Wednesday, February 15, 2006

Cheney, through Gilliard's eyes

Like lots of folks, I've enjoyed all the jokes about Dick Cheney and his errant shotgun in recent days. But I've avoided taking any (pardon the pun) cheap shots myself.

Today, however, Steve Gilliard posted a comment on his blog that I think reaches through the sensational nature of the incident to really grasp why it is deeply significant and not just momentarily surprising. And the significant thing, according to Steve, is that it exposes Cheney's utter lack of personal responsibility.

Personal responsibility. It used to be the bedrock principle of Unitarianism, the religion of "salvation by character", and it is still a biggie for the Religious Right crowd that form such a reliable component of this Administration's political base.

Here's Steve's post:

I really don't think people have considered the seriousness of this.

First, to me this isn't about politics, but personal responsibility. VP, CEO is does not matter.

I am disgusted by the excuse making here.

I was a Scout, I know how to handle weapons and have. I know the two cardinal rules, one, ALWAYS treat a gun as loaded, two, NEVER point at anything you aren't willing to shoot.

They do take Scouts into the woods, even in New York.

Did I live in a gun culture? Nope. My family comes from hundreds of years of fishermen.

So we fish.

The thing which bothers me about this is Cheney's complete abdication of public responsibility. It isn't enough to see if the victim, and that's the word we should use here, but he owes the American people an explaination for his conduct. Leaving Scotty to explain what happened isn't enough, nor is sending out Mary Matalin.

They didn't shoot anyone, Dick Cheney did.

Let's think about this: the VP shot a man.

Yes, it was a hunting accident, they do happen. But that isn't the issue.

It is Cheney's conduct and that of the White House.

Whether through negligence or inattention, the Vice President harmed someone else , and let the information be leaked to the smallest newspaper he could find. This happened on our dime, yet Cheney acts as if he shot a loyal retainer hunting. There is no sense of a wider public obligation to explain himself or his actions.

Again, yesterday, they hid the fact that Whittington had a heart attack.


If it was truly an accident, clearly, a public statement would be appropriate, not acting like it's none of anyone's fucking business.

A 78 year old man was shot by the Vice President.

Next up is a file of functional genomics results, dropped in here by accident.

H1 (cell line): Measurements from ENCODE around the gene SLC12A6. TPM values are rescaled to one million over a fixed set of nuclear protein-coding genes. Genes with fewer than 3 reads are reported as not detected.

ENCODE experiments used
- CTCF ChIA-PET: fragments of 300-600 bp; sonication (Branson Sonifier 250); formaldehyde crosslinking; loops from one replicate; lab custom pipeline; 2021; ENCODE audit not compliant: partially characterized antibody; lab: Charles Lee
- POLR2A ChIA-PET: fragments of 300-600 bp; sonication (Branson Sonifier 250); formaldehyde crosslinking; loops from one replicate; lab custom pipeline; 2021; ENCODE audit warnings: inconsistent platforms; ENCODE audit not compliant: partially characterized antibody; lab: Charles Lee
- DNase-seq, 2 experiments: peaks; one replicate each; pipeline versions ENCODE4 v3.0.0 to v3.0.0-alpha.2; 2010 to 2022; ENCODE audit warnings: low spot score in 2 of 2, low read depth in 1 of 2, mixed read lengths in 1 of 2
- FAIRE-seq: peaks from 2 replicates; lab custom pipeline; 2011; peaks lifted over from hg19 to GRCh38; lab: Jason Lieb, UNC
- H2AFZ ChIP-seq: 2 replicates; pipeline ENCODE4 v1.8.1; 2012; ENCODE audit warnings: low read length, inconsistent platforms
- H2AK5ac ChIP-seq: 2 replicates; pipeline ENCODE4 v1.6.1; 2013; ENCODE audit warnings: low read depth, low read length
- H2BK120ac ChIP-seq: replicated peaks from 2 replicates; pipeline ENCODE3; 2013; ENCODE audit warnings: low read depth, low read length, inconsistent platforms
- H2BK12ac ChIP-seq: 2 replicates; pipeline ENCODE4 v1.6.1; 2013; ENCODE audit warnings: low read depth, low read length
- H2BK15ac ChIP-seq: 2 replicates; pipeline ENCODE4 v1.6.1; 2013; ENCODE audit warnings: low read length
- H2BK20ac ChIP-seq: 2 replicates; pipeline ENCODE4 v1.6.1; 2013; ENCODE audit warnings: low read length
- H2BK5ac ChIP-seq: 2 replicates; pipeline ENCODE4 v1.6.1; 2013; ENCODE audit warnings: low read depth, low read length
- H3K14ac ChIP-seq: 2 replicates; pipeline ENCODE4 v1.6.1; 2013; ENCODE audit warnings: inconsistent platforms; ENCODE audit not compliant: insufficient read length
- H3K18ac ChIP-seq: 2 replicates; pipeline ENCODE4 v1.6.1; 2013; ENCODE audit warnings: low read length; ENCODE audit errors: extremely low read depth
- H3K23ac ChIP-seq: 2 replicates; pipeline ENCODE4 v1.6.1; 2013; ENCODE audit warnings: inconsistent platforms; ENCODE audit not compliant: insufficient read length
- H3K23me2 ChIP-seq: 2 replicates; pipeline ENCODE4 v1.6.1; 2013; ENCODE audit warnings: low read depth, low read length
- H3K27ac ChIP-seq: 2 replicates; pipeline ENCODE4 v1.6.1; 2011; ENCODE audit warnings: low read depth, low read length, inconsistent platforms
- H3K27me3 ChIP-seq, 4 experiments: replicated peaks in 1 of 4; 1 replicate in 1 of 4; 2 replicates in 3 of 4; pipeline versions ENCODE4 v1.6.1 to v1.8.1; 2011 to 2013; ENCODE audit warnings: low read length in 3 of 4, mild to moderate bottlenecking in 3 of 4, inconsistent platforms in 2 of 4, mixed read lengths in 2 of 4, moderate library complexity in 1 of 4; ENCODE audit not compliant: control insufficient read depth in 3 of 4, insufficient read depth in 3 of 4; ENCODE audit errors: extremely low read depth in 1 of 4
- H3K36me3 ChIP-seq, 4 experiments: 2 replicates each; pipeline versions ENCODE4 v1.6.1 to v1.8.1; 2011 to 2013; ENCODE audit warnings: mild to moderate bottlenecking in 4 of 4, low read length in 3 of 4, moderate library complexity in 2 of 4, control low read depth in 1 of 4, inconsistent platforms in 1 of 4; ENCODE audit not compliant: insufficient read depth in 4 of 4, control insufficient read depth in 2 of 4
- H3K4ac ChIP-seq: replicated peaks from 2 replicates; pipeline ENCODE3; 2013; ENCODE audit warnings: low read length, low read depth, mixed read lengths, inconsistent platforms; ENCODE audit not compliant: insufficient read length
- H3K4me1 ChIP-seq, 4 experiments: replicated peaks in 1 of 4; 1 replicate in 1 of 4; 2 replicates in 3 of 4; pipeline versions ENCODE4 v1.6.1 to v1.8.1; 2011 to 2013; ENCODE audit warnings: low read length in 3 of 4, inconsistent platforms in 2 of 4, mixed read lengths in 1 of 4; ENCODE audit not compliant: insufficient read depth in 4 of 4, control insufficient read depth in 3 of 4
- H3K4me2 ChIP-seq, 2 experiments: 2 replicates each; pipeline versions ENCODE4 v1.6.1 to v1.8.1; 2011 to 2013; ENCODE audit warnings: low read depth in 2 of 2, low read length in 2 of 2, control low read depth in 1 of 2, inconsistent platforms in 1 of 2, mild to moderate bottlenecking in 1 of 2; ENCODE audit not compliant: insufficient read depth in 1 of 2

That was simply amazing on it's own. But it is his conduct which followed which is reprehensible. Why does he let a private citizen announce something of national interest. So if a member of the Bush family has an accident, are we supposed to wait until it appears in a local newspaper.

Doesn't he owe the family a public apology?

Doesn't he owe the public an accounting of his actions?

Doesn't Cheney work for the American people?

At what point does Dick Cheney step up, admit error and explain himself?

When I was a Scout, about 14, the Scoutmaster I was with at camp, told me something: real men admit when they are wrong.

That advice has served me well over the years.

Cheney's victim is 78 and there is birdshot in his body, and no one knows if he will fully recover or not.

His silence, on a matter of personal responsiblity and honor, is simply repellent.

And here's a response to Steve posted by blogger "jimBOB", which I think is just as insightful:

Cheney embodies the arrogance of oligarchical power (the modern equivalent of royal power). There's not even the slightest concept of his position being one of public service. He does not serve the citizenry, or the constitution, or the law. He serves himself and his peers in the economic oligarchy. His remark to Leahy some time back gives his opinion of everyone else.

I once saw an interview with Zbigniew Brzezinski, after the fall of the Soviet Union. Brzezinski said he had never considered the communist party to be a legitimate political entity; instead, it was simply a very large criminal conspiracy.

This is pretty much my opinion of the GOP these days. Like the old-style communists, they combine rigid loyalty requirements with complete dishonesty and ruthlessness. And during their time of maximum power, they look impregnable.

If you have a Windows computer, you can download Google Earth (a very cool app, BTW) and type in the address "Observatory Circle, Washington, DC". What will come up is a very detailed aerial photo of Northwest Washington (you can see individual cars on the streets), but with the premises of the Vice President's mansion digitally obscured. If you type in "1600 Pennsylvania Avenue", however, you can almost make out the sniper stations on the White House roof.

Kinda gives you a clue about who they put out front for show versus who they really want to protect, doesn't it?


At February 15, 2006 at 3:04:00 PM EST, Blogger PeaceBang said...

My favorite choke-on-my-coffee moment was this morning on NPR, when a commentator explained that Cheney doesn't feel he owes the American public any explanations for his behaviors (whether shooting a man or invading Iraq or whatever other vile mischief he can dream up) because "he's not running for President."

I thought, "Oh Christ! Don't anybody tell Shrub about term limits! We're bad enough off now as it is!"


Post a Comment

<< Home